# Converting variables to factors in R [duplicate]

Possible Duplicate:
identifying or coding unique factors using R

I'm having some trouble with R.

I have a data set similar to the following, but much longer.

``````A B Pulse
1 2 23
2 2 24
2 2 12
2 3 25
1 1 65
1 3 45
``````

Basically, the first 2 columns are coded. `A` has 1, 2 which represent 2 different weights. `B` has 1, 2, 3 which represent 3 different times.

As they are coded numerical values, R will treat them as numerical variables. I need to use the factor function to convert these variables into factors.

Help?

-

## marked as duplicate by Justin, mnel, Nik...., Firo, MarioNov 29 '12 at 7:49

Here's an example:

``````#Create a data frame
> d<- data.frame(a=1:3, b=2:4)
> d
a b
1 1 2
2 2 3
3 3 4

#currently, there are no levels in the `a` column, since it's numeric as you point out.
> levels(d\$a)
NULL

#Convert that column to a factor
> d\$a <- factor(d\$a)
> d
a b
1 1 2
2 2 3
3 3 4

#Now it has levels.
> levels(d\$a)
[1] "1" "2" "3"
``````

You can also handle this when reading in your data. See the `colClasses` and `stringsAsFactors` parameters in e.g. `readCSV()`.

Note that, computationally, factoring such columns won't help you much, and may actually slow down your program (albeit negligibly). Using a factor will require that all values are mapped to IDs behind the scenes, so any print of your data.frame requires a lookup on those levels -- an extra step which takes time.

Factors are great when storing strings which you don't want to store repeatedly, but would rather reference by their ID. Consider storing a more friendly name in such columns to fully benefit from factors.

-
But each of the numbers represents something. For A, 1 represents long, and 2 represents short. For B, 1 2 3 represents, 1kg, 2kg, 3kg So I need to convert all those 1's, 2's etc into the 1kg, 2kg, long, short etc. I need to add labels to them. –  math11 Nov 28 '12 at 20:51
Try running the code above followed by assigning the `levels` value to something more useful. For instance, `levels(d\$a) <- c("Long", "Short")`. Now you (or a new user looking at your code) needn't worry about memorizing the mappings between your IDs and your labels. R will handle the mapping for you and just present the labels to you. –  Jeff Allen Nov 28 '12 at 21:00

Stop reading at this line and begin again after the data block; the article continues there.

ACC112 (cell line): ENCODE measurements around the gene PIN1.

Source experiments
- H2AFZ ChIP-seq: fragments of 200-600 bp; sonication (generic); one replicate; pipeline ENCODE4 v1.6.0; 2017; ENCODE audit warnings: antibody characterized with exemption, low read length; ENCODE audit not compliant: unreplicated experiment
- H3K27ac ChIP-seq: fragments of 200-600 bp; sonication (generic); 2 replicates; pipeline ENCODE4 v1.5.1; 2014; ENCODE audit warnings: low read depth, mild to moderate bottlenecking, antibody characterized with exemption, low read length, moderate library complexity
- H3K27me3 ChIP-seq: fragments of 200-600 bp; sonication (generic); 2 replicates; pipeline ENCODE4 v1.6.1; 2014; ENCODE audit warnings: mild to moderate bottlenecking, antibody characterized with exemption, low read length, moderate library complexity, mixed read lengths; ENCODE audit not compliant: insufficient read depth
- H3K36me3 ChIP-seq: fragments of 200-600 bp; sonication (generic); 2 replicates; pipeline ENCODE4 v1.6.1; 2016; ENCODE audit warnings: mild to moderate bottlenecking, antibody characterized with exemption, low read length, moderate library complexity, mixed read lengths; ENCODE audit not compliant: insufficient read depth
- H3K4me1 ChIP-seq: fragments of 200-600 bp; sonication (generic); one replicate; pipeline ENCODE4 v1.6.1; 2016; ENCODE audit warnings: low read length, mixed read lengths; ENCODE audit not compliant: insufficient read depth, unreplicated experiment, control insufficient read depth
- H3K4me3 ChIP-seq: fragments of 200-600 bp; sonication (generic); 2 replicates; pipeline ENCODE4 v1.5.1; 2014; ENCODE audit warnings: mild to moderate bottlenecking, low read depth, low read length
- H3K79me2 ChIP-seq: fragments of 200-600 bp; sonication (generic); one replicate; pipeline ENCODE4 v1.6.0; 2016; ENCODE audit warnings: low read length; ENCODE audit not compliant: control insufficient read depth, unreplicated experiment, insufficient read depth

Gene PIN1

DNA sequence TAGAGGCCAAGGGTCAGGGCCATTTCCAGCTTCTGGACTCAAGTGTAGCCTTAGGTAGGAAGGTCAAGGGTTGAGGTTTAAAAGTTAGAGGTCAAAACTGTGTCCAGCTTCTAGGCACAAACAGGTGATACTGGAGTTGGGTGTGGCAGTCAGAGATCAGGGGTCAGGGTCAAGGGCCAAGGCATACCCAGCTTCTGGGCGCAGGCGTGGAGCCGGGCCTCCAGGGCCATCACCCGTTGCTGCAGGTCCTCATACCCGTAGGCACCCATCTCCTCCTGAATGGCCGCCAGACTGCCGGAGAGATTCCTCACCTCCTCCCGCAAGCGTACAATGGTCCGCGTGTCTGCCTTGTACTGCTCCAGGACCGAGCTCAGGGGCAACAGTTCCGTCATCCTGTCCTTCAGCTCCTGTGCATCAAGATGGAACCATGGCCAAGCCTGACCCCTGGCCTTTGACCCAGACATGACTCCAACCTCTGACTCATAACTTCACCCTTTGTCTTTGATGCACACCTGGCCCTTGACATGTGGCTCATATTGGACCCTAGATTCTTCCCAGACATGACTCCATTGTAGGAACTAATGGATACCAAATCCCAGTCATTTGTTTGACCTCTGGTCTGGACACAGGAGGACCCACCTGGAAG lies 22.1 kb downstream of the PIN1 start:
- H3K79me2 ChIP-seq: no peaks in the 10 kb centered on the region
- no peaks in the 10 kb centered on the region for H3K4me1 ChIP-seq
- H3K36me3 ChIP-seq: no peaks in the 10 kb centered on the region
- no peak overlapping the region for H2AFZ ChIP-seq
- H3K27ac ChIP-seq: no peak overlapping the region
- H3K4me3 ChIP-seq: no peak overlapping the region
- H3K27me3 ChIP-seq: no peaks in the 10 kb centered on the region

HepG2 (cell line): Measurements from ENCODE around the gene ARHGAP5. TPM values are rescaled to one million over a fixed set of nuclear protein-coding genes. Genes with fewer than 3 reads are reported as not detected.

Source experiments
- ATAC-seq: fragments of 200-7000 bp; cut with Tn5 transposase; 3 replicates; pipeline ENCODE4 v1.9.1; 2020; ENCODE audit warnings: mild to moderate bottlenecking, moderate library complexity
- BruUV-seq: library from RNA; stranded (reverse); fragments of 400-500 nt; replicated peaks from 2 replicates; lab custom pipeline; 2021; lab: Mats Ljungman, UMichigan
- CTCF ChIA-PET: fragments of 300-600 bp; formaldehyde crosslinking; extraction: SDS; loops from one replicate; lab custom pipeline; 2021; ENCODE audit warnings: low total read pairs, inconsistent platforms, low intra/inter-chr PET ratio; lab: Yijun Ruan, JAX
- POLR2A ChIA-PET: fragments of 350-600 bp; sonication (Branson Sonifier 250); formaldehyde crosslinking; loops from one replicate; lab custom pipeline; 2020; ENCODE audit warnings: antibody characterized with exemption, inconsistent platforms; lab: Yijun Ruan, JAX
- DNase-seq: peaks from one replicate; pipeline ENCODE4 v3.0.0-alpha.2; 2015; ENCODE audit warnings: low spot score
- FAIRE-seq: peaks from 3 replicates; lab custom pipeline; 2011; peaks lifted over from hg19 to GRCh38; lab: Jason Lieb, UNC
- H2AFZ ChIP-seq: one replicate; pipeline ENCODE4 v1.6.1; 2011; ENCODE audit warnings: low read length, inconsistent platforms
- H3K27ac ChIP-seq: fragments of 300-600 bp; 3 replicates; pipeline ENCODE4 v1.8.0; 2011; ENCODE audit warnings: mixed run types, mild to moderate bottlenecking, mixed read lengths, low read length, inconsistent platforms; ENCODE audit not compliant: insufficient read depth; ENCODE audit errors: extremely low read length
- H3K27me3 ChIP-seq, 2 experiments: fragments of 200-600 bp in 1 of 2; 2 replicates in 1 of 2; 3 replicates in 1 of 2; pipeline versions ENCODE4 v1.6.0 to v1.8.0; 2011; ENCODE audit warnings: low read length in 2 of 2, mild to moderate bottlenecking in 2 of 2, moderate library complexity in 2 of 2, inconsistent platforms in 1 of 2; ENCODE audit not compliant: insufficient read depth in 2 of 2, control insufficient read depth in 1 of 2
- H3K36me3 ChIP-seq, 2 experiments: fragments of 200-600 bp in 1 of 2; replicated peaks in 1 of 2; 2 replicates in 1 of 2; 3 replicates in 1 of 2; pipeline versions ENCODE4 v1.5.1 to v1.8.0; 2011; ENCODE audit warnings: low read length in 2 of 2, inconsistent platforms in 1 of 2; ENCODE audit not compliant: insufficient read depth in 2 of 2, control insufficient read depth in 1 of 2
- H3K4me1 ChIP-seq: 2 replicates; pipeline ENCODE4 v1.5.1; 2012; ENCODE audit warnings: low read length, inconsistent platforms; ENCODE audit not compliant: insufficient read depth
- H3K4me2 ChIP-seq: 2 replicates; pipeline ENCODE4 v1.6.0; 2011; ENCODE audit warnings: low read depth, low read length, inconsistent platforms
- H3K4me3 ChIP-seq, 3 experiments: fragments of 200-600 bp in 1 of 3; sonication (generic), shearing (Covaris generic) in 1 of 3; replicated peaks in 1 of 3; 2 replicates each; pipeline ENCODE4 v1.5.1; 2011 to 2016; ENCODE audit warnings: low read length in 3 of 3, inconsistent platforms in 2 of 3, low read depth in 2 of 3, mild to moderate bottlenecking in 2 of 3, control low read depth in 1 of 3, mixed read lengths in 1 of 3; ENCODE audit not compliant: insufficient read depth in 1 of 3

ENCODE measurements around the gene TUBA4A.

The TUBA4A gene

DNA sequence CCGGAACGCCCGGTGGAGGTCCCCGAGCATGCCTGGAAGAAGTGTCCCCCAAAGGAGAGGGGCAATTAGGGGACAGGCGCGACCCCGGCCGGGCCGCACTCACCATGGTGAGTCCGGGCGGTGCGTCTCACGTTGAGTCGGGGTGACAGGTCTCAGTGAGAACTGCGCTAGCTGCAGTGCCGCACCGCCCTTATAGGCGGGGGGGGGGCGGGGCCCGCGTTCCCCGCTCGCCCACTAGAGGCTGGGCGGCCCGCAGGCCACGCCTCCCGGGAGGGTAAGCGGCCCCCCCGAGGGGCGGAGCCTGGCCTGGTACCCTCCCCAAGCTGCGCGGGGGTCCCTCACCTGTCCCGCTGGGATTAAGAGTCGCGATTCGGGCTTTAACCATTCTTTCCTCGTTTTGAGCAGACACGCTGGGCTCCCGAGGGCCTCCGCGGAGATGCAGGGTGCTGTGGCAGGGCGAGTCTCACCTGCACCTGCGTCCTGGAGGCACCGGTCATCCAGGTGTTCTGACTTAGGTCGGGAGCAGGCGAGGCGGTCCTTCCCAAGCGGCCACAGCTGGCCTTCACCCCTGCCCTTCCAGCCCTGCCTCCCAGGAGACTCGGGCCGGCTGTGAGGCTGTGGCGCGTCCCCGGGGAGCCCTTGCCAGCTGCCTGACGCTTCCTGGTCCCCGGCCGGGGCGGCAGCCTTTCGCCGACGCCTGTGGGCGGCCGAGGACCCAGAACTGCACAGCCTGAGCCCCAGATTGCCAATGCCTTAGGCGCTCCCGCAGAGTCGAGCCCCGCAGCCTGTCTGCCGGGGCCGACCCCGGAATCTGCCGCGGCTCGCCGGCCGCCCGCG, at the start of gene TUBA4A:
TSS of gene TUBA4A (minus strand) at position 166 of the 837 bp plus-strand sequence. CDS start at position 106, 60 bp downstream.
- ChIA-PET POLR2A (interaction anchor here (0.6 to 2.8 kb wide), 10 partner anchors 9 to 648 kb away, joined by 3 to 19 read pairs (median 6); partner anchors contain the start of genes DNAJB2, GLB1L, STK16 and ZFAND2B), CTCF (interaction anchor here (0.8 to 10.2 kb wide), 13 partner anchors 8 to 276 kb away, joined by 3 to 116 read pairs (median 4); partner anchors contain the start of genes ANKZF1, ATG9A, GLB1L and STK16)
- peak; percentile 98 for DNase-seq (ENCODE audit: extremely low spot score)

sample data

``````myData <- data.frame(A=rep(1:2, 3), B=rep(1:3, 2), Pulse=20:25)
``````

``````myData\$A <-as.factor(myData\$A)
myData\$B <-as.factor(myData\$B)
``````

or you could select your columns altogether and wrap it up nicely:

``````# select columns
cols <- c("A", "B")
myData[,cols] <- data.frame(apply(myData[cols], 2, as.factor))

levels(myData\$A) <- c("long", "short")
levels(myData\$B) <- c("1kg", "2kg", "3kg")
``````

eg:

``````> myData
A   B Pulse
1  long 1kg    20
2 short 2kg    21
3  long 3kg    22
4 short 1kg    23
5  long 2kg    24
6 short 3kg    25
``````
-
But each of the numbers represents something. For A, 1 represents long, and 2 represents short. For B, 1 2 3 represents, 1kg, 2kg, 3kg. –  math11 Nov 28 '12 at 20:49
take a look at `?levels` –  Ricardo Saporta Nov 28 '12 at 20:55
On the example that you've given, it goes long short long short ....., but my data is isn't 1 2 1 2 1 2...... actually ignore this, it works! cheers –  math11 Nov 28 '12 at 20:59
yes haha, sorry. –  math11 Nov 28 '12 at 21:01
thank you so much! –  math11 Nov 28 '12 at 21:02